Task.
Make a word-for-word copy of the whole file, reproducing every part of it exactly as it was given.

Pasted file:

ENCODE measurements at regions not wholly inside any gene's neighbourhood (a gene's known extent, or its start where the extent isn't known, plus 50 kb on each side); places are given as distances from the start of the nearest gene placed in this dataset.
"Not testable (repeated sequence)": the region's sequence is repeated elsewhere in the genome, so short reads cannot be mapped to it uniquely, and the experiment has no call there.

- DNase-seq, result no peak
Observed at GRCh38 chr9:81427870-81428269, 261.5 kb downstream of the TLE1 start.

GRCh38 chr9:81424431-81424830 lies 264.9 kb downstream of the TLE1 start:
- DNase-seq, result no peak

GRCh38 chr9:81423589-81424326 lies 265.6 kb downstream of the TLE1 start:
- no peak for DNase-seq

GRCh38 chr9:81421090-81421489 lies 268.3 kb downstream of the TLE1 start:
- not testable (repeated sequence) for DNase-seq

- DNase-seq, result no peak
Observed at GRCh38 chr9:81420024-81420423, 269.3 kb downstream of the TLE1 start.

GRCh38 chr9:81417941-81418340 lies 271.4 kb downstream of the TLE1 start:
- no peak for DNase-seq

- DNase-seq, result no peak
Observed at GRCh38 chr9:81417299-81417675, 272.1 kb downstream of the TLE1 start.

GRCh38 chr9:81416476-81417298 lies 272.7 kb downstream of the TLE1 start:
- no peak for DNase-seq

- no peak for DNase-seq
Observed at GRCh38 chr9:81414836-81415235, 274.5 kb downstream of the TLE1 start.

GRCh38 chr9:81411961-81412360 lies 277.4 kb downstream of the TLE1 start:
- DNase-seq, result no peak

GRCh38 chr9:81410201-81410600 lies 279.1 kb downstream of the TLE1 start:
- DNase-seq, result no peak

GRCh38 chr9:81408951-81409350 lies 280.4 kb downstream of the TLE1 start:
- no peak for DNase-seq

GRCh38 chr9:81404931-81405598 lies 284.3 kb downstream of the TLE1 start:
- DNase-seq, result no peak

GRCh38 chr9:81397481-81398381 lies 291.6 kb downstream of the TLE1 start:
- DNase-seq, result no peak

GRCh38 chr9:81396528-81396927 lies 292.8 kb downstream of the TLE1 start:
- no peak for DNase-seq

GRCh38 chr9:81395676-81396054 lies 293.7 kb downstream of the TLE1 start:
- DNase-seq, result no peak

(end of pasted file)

ENCODE measurements at regions not wholly inside any gene's neighbourhood (a gene's known extent, or its start where the extent isn't known, plus 50 kb on each side); places are given as distances from the start of the nearest gene placed in this dataset.
"Not testable (repeated sequence)": the region's sequence is repeated elsewhere in the genome, so short reads cannot be mapped to it uniquely, and the experiment has no call there.

- DNase-seq, result no peak
Observed at GRCh38 chr9:81427870-81428269, 261.5 kb downstream of the TLE1 start.

GRCh38 chr9:81424431-81424830 lies 264.9 kb downstream of the TLE1 start:
- DNase-seq, result no peak

GRCh38 chr9:81423589-81424326 lies 265.6 kb downstream of the TLE1 start:
- no peak for DNase-seq

GRCh38 chr9:81421090-81421489 lies 268.3 kb downstream of the TLE1 start:
- not testable (repeated sequence) for DNase-seq

- DNase-seq, result no peak
Observed at GRCh38 chr9:81420024-81420423, 269.3 kb downstream of the TLE1 start.

GRCh38 chr9:81417941-81418340 lies 271.4 kb downstream of the TLE1 start:
- no peak for DNase-seq

- DNase-seq, result no peak
Observed at GRCh38 chr9:81417299-81417675, 272.1 kb downstream of the TLE1 start.

GRCh38 chr9:81416476-81417298 lies 272.7 kb downstream of the TLE1 start:
- no peak for DNase-seq

- no peak for DNase-seq
Observed at GRCh38 chr9:81414836-81415235, 274.5 kb downstream of the TLE1 start.

GRCh38 chr9:81411961-81412360 lies 277.4 kb downstream of the TLE1 start:
- DNase-seq, result no peak

GRCh38 chr9:81410201-81410600 lies 279.1 kb downstream of the TLE1 start:
- DNase-seq, result no peak

GRCh38 chr9:81408951-81409350 lies 280.4 kb downstream of the TLE1 start:
- no peak for DNase-seq

GRCh38 chr9:81404931-81405598 lies 284.3 kb downstream of the TLE1 start:
- DNase-seq, result no peak

GRCh38 chr9:81397481-81398381 lies 291.6 kb downstream of the TLE1 start:
- DNase-seq, result no peak

GRCh38 chr9:81396528-81396927 lies 292.8 kb downstream of the TLE1 start:
- no peak for DNase-seq

GRCh38 chr9:81395676-81396054 lies 293.7 kb downstream of the TLE1 start:
- DNase-seq, result no peak